For queer Nigerians, online dating can carry deadly risks
Boluwatife, an interior designer who lives in Nigeria, says 2019 was the worst year of his life.
That year, there were job losses. Boluwatife’s father also died, sparking a major family dispute over his succession.
“But the worst part,” Boluwatife told The Record, is that he “was kited the same year.”
In the local queer community, the slang “kito” is used to refer to situations where homophobes disguise themselves as queer people in order to attack, exploit and even kill queer people they attract with dating projects in love.
Using fake profiles to scam people – also known more generally as “catfishing”, especially when it comes to dating sites or apps – is a common form of social engineering.
But such attacks can be particularly devastating for sexual minority victims in countries that stigmatize same-sex relationships, lack laws protecting gay people from discrimination based on their sexual orientation or gender identity, or even criminalize homosexuality. – as is the case in Nigeria.
Kitoing and similar incidents in other countries also highlight the heightened online safety risks that many gay people around the world face on a daily basis, especially in instances where the internet may be one of the few places where they can access the community.
But some queer Nigerians have also used the power of the internet to create online communities to speak out against bad actors, including creating digital posts to warn others of apparent insider threats.
Boluwatife, who we only identify by first name for safety, said he had friends who had been kited before and thought listening to their experiences would help him avoid the same fate.
But he was wrong.
Boluwatife told The Record that her experience started on Badoo, a popular online dating app.
“I don’t often like Badoo because of how my friends describe it as ghetto, but I thought I might find something legit there,” he said. Badoo did not respond to a request for comment.
Like anyone who meets someone they find attractive on a dating app, Boluwatife started flirting. Before he knew it, they were down for an affair.
“We decided to meet at a hotel he had chosen. When I arrived, I felt something was wrong, but I was so eager to move on because I felt that I had chatted with this person for a while and I basically knew him, so I approached him sitting in a bar and we started chatting,” Boluwatife mentioned.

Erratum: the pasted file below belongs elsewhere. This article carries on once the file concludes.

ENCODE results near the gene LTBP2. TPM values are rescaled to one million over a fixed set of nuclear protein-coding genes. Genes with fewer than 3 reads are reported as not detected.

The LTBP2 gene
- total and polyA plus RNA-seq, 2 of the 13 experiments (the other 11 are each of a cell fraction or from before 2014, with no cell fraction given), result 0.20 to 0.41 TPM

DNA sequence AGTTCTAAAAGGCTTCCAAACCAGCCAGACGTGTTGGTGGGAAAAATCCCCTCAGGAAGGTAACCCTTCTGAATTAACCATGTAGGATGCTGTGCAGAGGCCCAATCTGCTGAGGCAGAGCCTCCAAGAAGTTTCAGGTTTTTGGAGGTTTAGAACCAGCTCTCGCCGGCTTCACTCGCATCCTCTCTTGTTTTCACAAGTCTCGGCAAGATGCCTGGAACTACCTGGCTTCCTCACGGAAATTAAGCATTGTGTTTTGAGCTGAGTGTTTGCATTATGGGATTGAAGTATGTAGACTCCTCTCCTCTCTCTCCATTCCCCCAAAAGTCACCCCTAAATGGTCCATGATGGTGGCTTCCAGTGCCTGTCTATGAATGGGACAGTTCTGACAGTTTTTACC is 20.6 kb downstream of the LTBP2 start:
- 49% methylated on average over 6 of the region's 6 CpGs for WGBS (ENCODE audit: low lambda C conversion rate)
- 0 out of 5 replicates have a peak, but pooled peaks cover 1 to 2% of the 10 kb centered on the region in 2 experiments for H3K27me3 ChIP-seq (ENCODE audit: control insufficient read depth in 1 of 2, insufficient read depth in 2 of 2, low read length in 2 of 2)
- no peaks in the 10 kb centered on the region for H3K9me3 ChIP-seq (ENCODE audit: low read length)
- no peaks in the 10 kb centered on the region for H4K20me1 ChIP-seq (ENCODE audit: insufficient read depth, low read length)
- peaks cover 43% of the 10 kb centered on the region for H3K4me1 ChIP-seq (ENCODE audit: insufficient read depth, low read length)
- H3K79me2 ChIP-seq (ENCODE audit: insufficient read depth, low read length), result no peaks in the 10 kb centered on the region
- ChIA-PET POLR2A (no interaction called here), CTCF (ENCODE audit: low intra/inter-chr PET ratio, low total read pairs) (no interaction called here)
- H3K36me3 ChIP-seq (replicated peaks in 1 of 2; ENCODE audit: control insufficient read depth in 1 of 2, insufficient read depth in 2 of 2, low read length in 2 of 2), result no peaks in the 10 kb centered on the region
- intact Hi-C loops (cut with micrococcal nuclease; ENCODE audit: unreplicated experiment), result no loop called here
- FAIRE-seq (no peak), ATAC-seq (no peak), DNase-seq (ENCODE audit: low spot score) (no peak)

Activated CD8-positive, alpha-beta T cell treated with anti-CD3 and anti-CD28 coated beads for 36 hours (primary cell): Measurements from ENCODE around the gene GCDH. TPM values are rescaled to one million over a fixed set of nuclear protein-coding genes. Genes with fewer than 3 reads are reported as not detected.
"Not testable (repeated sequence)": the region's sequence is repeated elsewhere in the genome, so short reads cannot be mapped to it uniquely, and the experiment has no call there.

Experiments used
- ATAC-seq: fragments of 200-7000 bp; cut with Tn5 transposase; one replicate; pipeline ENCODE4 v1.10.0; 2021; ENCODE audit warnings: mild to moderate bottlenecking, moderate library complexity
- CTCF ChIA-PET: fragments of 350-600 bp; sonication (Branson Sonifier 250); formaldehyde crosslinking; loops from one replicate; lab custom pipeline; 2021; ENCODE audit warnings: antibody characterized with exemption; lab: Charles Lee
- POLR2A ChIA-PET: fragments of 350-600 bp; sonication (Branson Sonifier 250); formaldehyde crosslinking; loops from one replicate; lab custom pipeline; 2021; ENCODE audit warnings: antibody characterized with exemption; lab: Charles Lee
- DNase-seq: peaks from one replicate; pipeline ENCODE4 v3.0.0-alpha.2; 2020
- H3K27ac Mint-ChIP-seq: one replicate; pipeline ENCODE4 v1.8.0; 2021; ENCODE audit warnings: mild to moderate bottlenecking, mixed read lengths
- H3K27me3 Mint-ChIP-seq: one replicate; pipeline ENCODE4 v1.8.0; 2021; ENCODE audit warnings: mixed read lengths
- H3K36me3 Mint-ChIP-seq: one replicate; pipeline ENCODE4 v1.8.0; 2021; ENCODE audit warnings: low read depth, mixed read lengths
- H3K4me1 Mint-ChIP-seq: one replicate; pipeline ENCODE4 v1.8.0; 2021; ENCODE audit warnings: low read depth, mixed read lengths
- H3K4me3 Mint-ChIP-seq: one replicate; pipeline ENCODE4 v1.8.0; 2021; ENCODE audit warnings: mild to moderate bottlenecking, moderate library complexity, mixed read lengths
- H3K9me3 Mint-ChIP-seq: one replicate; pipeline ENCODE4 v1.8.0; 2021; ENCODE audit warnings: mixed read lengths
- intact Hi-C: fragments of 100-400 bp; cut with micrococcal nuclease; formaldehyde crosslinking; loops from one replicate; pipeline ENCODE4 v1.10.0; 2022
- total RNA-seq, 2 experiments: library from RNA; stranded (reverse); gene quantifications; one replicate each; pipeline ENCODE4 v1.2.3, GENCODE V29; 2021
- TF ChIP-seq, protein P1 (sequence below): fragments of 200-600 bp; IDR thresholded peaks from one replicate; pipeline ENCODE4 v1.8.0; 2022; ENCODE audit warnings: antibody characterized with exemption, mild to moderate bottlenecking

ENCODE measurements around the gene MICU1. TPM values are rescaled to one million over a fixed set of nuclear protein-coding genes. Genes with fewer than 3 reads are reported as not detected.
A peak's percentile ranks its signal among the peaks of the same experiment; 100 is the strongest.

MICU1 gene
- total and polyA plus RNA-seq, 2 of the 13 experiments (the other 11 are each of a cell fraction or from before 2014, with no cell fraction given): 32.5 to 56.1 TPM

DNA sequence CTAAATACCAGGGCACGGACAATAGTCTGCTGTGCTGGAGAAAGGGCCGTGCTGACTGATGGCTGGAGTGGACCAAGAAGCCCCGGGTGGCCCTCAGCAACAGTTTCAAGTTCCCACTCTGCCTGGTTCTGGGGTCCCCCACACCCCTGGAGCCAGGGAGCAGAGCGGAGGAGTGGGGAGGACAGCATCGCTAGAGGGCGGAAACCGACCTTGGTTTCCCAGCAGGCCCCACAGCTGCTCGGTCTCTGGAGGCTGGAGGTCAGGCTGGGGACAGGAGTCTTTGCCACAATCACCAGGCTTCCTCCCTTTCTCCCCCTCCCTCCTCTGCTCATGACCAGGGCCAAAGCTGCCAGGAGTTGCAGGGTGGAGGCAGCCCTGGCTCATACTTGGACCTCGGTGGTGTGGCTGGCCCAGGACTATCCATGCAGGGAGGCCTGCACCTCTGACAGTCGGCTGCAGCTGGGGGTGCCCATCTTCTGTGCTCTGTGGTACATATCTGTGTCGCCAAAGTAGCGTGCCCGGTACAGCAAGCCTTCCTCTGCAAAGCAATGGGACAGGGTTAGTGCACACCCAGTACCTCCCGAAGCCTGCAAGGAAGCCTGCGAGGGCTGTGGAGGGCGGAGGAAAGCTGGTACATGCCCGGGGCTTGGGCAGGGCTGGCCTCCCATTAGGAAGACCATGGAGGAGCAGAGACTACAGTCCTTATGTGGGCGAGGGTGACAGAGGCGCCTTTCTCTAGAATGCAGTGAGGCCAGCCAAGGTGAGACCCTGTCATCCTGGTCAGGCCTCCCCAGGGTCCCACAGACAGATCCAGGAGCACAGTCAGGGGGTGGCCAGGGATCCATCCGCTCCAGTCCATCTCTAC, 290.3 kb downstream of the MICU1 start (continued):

Then three men approached them and started beating him.
“I was so confused at first, but then I realized I had been framed. They kept calling me ‘gay’,” Boluwatife said.
“They even used a small knife on me, I was bleeding and screaming for help but the only person available was the bartender who was probably one of them,” he said.
The attackers took his watch and phone, forcing him to open the latter so they could check his messages, he said. They also asked Boluwatife to transfer 300,000 NGN (around $724) to them, according to Boluwatife. Then they kicked him out.
The experience left him traumatized, he told The Record, but he felt unable to report the incident – homosexuality is illegal nationwide and can lead to imprisonment.
A global problem
Boluwatife’s experience is shared by other queer people in Nigeria and other countries around the world where same-sex relationships are highly stigmatized or criminalized. This can translate into the digital world in ways that put queer communities at risk of surveillance, censorship and discrimination, as highlighted in a 2020 Registered future report. For example, a similar extortion based on sexuality in a dating app was reported in India. And being open on other online platforms can also carry the risk of sanctions by repressive regimes.
In 2020, Human Rights Watch published a report on a Yemeni blogger named Mohamad Al-Bokari who was sentenced by a Saudi court to 10 months in prison, a $2,700 fine and deportation to Yemen for posting a social media message calling for equal rights for all Saudis , including homosexuals.
After his arrest, he was subjected to an anal examination by security officers, an intentionally painful examination that allowed them to check whether he was engaging in homosexual practices.
The nation-state and other threat actors have yet to target gay activists and groups. And the queer community also remains at greater risk for activities like doxxing – when personal information is posted online and used for harassment – which can compromise their physical safety.
Although the internet can be a place of liberation for many queer Nigerians, the general oppression they face can make it difficult to assess risk and nearly impossible to seek help from victims.